Category Archives: Admissions

Who gets in, who doesn’t, and why.


Harvard Reportedly Rescinds Admissions Offers to 10 Over Facebook Posts

Harvard University has rescinded admissions offers to at least 10 prospective members of this fall’s entering freshman class after the students traded sexually explicit and other offensive graphics and messages in a private Facebook group chat, The Harvard Crimson reported.

University officials declined to comment to the newspaper about the status of the admissions offers. The Crimson based its report on interviews with students who were members of a messaging group that members of the Class of…


Cornell U. Faculty Members Criticize Prosecution of Student Whistle-Blower

Updated (4/17/2017, 6:56 p.m.) with comment from the university.

Faculty members at Cornell University are speaking out against its decision to hold a hearing to determine whether a student who shared an internal working document with the campus newspaper should be punished, The Cornell Daily Sun reports.

The University Hearing and Review Board, a pool of people on the New York campus who review cases brought by the university’s Office of the Judicial Administrator, will hear the case of Mitch M…


Citing Security Fears, IRS Suspends Key Tool in Financial-Aid Process

The U.S. Department of Education and the Internal Revenue Service on Thursday announced that the IRS had suspended the agency’s data-retrieval tool, a key online resource that, among other things, makes it easier for students and families to fill out the financial-aid form known as the Fafsa.

This week, reports circulated online that the data-retrieval tool had suddenly become unavailable, without a public explanation from the Education Department or the IRS. After questions swirled about the to…


College Board Seeks to Tighten SAT Security Worldwide

The College Board, which owns the SAT, is taking steps to strengthen security following a wave of cheating and test stealing, the Associated Press reports.

In moves that will be formally announced on Wednesday, the New York-based company hopes to prevent leaks and dissuade potential cheaters. Planned reforms include cutting back on the number of international testing dates from six to four, communicating with law-enforcement agencies about people suspected of stealing test materials, and increas…


Court Denies Regent of U. of Texas Full Access to Admissions Records

The Texas Supreme Court on Friday ruled against Wallace L. Hall Jr., a University of Texas regent, in his attempt to force the system’s chancellor to turn over records containing admissions information.

Because the university system’s governance structure gives the chancellor, William H. McRaven, ultimate “discretionary legal determination,” he did not exceed his authority in denying Mr. Hall complete access to records, the court ruled in Mr. Hall’s lawsuit.

“In this suit we are simply tasked wi…


‘Coalition’ Expands Eligibility Criteria for Shared Admissions Application

The Coalition for Access, Affordability, and Success has expanded its membership criteria, the group announced in an email to college counselors on Monday. The new standards could allow a more-diverse array of colleges to start using the new shared admission application as early as next year.

In an interview with The Chronicle, Annie Reznik, the organization’s executive director, said representatives from several member institutions had expressed concerns about “gaps” in the group’s requiremen…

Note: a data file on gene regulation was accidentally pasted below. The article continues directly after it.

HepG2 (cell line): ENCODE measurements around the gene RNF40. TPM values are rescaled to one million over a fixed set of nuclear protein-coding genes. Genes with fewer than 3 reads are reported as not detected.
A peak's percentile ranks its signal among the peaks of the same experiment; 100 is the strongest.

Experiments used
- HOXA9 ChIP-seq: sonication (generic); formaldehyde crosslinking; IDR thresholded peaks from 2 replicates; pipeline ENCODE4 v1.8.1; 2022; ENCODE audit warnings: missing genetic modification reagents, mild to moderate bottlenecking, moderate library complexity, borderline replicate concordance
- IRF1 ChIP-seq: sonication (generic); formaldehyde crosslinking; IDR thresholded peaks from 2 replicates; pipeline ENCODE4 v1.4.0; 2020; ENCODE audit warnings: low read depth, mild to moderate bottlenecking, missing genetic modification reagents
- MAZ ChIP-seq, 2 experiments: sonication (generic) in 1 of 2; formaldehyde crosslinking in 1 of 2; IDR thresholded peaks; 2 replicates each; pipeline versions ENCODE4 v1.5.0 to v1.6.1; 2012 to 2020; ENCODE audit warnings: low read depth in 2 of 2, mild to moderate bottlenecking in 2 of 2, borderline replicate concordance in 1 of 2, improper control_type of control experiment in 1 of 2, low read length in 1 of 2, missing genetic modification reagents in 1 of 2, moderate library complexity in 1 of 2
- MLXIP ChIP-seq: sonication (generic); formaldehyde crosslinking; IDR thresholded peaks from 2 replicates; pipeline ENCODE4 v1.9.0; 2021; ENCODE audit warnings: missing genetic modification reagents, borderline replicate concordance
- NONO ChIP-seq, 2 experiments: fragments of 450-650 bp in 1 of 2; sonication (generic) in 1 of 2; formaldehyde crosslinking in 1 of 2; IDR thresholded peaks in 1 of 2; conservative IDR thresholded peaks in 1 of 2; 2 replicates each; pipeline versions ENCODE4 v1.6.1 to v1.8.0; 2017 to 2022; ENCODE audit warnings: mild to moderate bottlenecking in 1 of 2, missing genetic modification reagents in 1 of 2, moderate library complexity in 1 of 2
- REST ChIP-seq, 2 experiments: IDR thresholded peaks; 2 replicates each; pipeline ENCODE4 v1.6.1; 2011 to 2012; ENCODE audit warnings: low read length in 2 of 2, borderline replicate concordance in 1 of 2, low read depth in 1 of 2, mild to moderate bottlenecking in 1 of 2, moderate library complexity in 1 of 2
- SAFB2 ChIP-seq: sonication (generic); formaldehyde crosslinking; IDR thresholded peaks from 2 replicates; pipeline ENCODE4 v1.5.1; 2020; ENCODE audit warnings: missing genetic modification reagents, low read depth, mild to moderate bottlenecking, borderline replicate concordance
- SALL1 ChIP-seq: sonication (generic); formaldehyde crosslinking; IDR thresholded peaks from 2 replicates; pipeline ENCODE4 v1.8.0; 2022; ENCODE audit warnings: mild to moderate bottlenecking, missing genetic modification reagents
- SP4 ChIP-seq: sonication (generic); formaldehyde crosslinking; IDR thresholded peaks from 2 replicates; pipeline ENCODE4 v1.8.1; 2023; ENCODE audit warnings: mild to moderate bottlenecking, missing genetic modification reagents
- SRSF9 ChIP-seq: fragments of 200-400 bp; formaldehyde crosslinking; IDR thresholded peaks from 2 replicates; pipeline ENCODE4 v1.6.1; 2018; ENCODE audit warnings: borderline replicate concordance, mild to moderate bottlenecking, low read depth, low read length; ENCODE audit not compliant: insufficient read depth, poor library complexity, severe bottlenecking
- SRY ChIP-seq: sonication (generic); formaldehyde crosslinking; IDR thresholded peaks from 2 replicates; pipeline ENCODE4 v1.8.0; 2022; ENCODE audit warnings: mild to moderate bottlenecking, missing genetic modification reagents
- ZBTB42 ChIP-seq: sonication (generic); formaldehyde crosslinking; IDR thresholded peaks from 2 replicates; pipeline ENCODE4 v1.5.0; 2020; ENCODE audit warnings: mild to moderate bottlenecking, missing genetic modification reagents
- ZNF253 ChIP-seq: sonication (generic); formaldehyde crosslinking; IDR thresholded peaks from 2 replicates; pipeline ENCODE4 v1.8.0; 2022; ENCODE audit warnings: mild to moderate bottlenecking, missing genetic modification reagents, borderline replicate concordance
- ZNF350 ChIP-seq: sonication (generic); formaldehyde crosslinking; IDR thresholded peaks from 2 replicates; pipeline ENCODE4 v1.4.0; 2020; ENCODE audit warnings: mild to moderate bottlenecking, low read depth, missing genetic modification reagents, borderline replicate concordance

Chicago State U. Enrolls Just 86 Freshmen This Fall

Chicago State University enrolled just 86 freshmen this fall semester, and its undergraduate enrollment has dropped by 32 percent over the past year, the Chicago Tribune reports.

The university now has 3,578 students, and total enrollment is down by a quarter. This is just one of the many concerns for the struggling public university.

Just this month its president, Thomas J. Calhoun Jr., was let go after only nine months at the helm.

Chicago State has struggled to make it through the Illinois bu…


High-School Grades Still Count Most in College Admissions

Academic performance in high school remains the top-ranked factor in college-admissions decisions on prospective first-time freshmen, according to a new report from the National Association for College Admission Counseling.

In its latest State of College Admission report, the association says that grades in college-preparatory courses were rated as “considerably important” by about 80 percent of institutions it surveyed. Grades in all courses, the strength of the curriculum, and admissions-test …


NYU Begins Ignoring Common App’s Questions on Criminal Records

New York University has begun ignoring the checkbox questions about criminal and disciplinary history on the Common Application, the institution announced on Monday.

The university has added narrower questions to its own section of the application that ask applicants if they have been convicted of or disciplined for violent offenses, but answering “yes” to the new questions will not mean an automatic rejection of an application for admission, according to a news release.

The university announced


Fafsa Changes May Prompt Colleges to Shift Admissions Cycles Earlier

A new study has found that more than two-thirds of colleges plan to make significant changes in the enrollment process because of new rules taking effect this fall for the Free Application for Federal Student Aid, known as the Fafsa. The new policies, championed by President Obama, will allow applicants to submit the Fafsa as early as October and use tax data from two years prior, known as “prior-prior year” data. (Until now, students could use tax data only from the previous year.)

Those altera…